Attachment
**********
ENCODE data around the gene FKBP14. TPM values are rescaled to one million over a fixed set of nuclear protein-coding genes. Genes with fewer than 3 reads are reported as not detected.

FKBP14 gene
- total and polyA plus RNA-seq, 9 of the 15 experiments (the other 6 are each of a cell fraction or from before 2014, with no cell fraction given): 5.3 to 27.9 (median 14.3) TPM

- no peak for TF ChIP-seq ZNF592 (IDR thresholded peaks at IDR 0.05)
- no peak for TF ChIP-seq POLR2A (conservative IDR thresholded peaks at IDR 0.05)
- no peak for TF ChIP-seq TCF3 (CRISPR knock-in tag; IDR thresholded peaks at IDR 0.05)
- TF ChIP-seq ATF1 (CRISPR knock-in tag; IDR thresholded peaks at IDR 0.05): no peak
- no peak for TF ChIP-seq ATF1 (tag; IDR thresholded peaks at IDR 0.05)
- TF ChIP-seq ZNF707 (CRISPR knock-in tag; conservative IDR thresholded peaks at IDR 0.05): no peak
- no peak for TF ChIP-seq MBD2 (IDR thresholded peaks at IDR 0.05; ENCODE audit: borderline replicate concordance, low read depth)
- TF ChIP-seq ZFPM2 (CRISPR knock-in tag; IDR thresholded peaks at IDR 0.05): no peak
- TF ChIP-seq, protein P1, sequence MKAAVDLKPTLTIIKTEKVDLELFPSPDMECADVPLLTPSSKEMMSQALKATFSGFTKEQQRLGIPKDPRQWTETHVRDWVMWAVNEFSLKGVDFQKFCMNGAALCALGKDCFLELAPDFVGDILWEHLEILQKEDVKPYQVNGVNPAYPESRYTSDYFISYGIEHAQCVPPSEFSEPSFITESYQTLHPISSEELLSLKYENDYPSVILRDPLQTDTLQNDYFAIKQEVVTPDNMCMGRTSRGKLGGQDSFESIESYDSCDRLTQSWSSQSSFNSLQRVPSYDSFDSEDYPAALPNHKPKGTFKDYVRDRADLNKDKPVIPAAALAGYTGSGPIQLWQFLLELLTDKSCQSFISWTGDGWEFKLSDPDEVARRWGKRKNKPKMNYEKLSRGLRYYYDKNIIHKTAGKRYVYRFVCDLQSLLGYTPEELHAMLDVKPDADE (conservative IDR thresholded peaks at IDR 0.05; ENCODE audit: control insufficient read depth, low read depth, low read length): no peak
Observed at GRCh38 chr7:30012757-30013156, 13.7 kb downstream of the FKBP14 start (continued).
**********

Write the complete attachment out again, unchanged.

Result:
ENCODE data around the gene FKBP14. TPM values are rescaled to one million over a fixed set of nuclear protein-coding genes. Genes with fewer than 3 reads are reported as not detected.

FKBP14 gene
- total and polyA plus RNA-seq, 9 of the 15 experiments (the other 6 are each of a cell fraction or from before 2014, with no cell fraction given): 5.3 to 27.9 (median 14.3) TPM

- no peak for TF ChIP-seq ZNF592 (IDR thresholded peaks at IDR 0.05)
- no peak for TF ChIP-seq POLR2A (conservative IDR thresholded peaks at IDR 0.05)
- no peak for TF ChIP-seq TCF3 (CRISPR knock-in tag; IDR thresholded peaks at IDR 0.05)
- TF ChIP-seq ATF1 (CRISPR knock-in tag; IDR thresholded peaks at IDR 0.05): no peak
- no peak for TF ChIP-seq ATF1 (tag; IDR thresholded peaks at IDR 0.05)
- TF ChIP-seq ZNF707 (CRISPR knock-in tag; conservative IDR thresholded peaks at IDR 0.05): no peak
- no peak for TF ChIP-seq MBD2 (IDR thresholded peaks at IDR 0.05; ENCODE audit: borderline replicate concordance, low read depth)
- TF ChIP-seq ZFPM2 (CRISPR knock-in tag; IDR thresholded peaks at IDR 0.05): no peak
- TF ChIP-seq, protein P1, sequence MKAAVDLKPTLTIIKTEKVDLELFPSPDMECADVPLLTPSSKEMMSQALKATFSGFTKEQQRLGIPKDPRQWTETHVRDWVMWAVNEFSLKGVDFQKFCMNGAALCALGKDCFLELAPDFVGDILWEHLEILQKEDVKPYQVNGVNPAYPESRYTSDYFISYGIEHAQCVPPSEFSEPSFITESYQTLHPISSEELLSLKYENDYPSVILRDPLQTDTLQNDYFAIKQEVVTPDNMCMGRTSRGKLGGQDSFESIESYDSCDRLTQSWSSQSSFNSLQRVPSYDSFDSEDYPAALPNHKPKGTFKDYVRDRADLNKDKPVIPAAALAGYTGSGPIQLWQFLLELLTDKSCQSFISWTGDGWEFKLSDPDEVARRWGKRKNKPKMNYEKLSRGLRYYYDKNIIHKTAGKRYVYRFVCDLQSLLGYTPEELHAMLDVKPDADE (conservative IDR thresholded peaks at IDR 0.05; ENCODE audit: control insufficient read depth, low read depth, low read length): no peak
Observed at GRCh38 chr7:30012757-30013156, 13.7 kb downstream of the FKBP14 start (continued).